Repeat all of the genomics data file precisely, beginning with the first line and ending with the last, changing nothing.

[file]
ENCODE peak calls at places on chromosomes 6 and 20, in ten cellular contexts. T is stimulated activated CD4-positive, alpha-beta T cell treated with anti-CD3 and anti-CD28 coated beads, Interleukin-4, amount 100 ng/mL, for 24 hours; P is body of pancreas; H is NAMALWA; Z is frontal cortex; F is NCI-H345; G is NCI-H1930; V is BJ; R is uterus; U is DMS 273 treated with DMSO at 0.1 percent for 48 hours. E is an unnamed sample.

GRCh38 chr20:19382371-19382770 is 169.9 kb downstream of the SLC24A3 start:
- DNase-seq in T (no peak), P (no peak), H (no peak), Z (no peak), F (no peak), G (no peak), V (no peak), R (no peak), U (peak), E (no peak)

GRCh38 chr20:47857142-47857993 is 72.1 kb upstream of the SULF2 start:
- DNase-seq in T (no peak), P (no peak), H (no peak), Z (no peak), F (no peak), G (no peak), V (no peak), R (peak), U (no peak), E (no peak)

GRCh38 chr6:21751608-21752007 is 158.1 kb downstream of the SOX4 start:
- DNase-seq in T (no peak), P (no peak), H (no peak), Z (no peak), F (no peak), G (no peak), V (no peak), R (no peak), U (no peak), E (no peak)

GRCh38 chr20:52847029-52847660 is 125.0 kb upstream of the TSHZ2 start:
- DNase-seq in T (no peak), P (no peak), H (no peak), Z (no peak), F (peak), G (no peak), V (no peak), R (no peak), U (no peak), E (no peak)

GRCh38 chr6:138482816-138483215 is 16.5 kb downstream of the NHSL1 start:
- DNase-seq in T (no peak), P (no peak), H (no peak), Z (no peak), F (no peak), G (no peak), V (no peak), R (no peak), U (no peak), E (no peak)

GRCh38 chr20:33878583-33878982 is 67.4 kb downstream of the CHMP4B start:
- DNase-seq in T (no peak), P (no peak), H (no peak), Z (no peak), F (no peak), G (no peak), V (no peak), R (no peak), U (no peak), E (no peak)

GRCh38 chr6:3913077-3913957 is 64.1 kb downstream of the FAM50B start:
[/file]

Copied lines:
ENCODE peak calls at places on chromosomes 6 and 20, in ten cellular contexts. T is stimulated activated CD4-positive, alpha-beta T cell treated with anti-CD3 and anti-CD28 coated beads, Interleukin-4, amount 100 ng/mL, for 24 hours; P is body of pancreas; H is NAMALWA; Z is frontal cortex; F is NCI-H345; G is NCI-H1930; V is BJ; R is uterus; U is DMS 273 treated with DMSO at 0.1 percent for 48 hours. E is an unnamed sample.

GRCh38 chr20:19382371-19382770 is 169.9 kb downstream of the SLC24A3 start:
- DNase-seq in T (no peak), P (no peak), H (no peak), Z (no peak), F (no peak), G (no peak), V (no peak), R (no peak), U (peak), E (no peak)

GRCh38 chr20:47857142-47857993 is 72.1 kb upstream of the SULF2 start:
- DNase-seq in T (no peak), P (no peak), H (no peak), Z (no peak), F (no peak), G (no peak), V (no peak), R (peak), U (no peak), E (no peak)

GRCh38 chr6:21751608-21752007 is 158.1 kb downstream of the SOX4 start:
- DNase-seq in T (no peak), P (no peak), H (no peak), Z (no peak), F (no peak), G (no peak), V (no peak), R (no peak), U (no peak), E (no peak)

GRCh38 chr20:52847029-52847660 is 125.0 kb upstream of the TSHZ2 start:
- DNase-seq in T (no peak), P (no peak), H (no peak), Z (no peak), F (peak), G (no peak), V (no peak), R (no peak), U (no peak), E (no peak)

GRCh38 chr6:138482816-138483215 is 16.5 kb downstream of the NHSL1 start:
- DNase-seq in T (no peak), P (no peak), H (no peak), Z (no peak), F (no peak), G (no peak), V (no peak), R (no peak), U (no peak), E (no peak)

GRCh38 chr20:33878583-33878982 is 67.4 kb downstream of the CHMP4B start:
- DNase-seq in T (no peak), P (no peak), H (no peak), Z (no peak), F (no peak), G (no peak), V (no peak), R (no peak), U (no peak), E (no peak)

GRCh38 chr6:3913077-3913957 is 64.1 kb downstream of the FAM50B start: